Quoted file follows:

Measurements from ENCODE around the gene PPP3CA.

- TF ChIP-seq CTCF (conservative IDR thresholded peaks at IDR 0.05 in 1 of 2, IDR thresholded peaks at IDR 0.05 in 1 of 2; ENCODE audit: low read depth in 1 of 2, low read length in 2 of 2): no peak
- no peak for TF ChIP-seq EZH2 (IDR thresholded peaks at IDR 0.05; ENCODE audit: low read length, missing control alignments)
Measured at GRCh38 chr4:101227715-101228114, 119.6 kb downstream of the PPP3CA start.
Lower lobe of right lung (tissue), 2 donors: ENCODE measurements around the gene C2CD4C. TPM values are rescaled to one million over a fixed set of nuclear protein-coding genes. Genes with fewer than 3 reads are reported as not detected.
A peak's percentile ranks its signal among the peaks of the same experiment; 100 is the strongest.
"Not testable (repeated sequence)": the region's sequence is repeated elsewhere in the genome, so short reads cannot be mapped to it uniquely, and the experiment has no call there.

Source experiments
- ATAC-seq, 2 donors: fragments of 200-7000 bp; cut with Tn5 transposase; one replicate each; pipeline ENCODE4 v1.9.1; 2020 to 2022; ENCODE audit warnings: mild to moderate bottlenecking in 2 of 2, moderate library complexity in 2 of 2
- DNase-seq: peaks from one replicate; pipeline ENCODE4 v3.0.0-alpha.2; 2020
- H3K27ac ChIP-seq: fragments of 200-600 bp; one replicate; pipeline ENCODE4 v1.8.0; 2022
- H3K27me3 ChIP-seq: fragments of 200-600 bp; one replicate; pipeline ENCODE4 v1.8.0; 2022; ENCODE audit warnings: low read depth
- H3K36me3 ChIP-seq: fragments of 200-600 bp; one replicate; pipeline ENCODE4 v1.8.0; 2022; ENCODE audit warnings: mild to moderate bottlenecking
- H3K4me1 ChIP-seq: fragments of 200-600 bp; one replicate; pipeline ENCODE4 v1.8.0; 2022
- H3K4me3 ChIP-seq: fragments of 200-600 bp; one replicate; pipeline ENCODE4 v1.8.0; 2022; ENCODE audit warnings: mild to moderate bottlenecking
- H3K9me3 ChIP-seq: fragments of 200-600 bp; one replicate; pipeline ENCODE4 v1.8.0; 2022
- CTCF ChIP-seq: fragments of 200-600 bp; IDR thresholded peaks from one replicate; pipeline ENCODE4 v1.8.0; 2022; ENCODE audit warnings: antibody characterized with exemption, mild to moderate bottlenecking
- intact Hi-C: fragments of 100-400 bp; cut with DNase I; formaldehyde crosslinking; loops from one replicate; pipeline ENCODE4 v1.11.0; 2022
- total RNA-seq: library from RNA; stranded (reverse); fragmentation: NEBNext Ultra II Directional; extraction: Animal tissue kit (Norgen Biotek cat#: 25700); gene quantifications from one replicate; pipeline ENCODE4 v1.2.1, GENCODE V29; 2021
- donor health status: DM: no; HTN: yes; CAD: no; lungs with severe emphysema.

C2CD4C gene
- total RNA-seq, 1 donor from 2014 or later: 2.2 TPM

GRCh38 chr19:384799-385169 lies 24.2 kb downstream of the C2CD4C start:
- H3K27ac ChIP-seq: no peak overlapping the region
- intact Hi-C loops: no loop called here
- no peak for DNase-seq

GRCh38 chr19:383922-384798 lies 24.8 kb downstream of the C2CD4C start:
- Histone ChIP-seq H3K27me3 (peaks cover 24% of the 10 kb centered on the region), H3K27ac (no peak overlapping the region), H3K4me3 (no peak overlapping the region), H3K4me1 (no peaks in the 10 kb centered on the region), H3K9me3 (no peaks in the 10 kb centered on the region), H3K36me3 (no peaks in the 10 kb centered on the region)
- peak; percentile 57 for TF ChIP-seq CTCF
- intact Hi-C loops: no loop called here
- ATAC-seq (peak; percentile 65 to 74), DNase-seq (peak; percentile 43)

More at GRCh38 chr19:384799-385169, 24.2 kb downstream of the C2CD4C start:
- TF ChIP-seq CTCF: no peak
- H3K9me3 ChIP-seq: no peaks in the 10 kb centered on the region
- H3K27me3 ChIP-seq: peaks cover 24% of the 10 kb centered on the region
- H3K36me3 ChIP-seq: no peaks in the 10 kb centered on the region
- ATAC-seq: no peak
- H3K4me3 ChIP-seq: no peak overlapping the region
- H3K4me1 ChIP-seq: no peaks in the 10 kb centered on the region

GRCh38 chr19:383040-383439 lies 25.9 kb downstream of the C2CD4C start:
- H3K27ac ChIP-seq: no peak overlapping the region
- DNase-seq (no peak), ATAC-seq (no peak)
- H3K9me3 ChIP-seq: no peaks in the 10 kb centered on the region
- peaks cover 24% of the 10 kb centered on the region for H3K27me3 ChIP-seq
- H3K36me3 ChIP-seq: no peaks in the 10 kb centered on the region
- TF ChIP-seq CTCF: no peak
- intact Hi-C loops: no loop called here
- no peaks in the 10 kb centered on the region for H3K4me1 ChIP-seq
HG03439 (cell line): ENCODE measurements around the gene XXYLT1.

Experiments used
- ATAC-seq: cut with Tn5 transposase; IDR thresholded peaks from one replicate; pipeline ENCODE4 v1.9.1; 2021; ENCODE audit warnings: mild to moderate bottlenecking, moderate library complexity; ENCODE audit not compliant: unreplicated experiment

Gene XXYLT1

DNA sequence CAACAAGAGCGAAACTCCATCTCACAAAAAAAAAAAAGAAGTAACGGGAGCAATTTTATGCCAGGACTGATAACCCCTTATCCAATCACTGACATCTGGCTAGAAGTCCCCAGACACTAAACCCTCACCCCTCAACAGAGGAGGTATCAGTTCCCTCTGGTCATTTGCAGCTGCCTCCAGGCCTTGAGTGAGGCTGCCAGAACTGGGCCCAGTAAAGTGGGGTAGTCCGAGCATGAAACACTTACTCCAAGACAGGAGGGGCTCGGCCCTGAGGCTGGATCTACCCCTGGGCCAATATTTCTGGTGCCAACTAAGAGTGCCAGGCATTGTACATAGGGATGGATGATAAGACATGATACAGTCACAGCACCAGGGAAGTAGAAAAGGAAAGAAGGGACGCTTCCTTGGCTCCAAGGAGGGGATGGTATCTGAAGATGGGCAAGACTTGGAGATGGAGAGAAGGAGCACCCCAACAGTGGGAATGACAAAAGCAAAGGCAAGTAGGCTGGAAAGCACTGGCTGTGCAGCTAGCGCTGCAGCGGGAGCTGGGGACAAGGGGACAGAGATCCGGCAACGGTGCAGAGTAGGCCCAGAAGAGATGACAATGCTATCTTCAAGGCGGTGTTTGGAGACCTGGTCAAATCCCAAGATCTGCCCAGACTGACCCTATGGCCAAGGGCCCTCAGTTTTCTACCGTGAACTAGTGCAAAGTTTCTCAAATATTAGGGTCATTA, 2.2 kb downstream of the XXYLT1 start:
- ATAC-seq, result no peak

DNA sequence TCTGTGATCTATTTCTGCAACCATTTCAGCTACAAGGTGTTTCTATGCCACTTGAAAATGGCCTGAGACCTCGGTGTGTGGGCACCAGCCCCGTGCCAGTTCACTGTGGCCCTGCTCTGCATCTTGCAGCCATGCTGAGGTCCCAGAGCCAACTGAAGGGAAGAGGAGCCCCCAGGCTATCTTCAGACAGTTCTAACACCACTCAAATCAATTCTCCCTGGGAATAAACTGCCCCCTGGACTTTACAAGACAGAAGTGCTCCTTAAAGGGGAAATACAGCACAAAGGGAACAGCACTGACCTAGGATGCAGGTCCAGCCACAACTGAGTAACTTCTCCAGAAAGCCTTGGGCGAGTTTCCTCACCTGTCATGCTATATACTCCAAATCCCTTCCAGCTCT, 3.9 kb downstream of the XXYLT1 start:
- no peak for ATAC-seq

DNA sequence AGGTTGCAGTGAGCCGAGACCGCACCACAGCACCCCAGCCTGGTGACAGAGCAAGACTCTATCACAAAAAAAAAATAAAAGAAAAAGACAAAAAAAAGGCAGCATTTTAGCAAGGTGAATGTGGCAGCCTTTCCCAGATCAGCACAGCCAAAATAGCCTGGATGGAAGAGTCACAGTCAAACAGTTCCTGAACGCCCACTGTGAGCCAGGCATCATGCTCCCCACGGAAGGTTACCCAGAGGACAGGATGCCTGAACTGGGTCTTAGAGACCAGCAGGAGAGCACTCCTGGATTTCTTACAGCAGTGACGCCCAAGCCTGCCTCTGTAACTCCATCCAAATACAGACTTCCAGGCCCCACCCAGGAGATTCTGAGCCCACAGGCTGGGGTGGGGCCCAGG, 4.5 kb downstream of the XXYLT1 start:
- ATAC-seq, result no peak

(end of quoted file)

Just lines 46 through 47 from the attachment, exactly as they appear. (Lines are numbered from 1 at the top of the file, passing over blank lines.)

- TF ChIP-seq CTCF: no peak
- intact Hi-C loops: no loop called here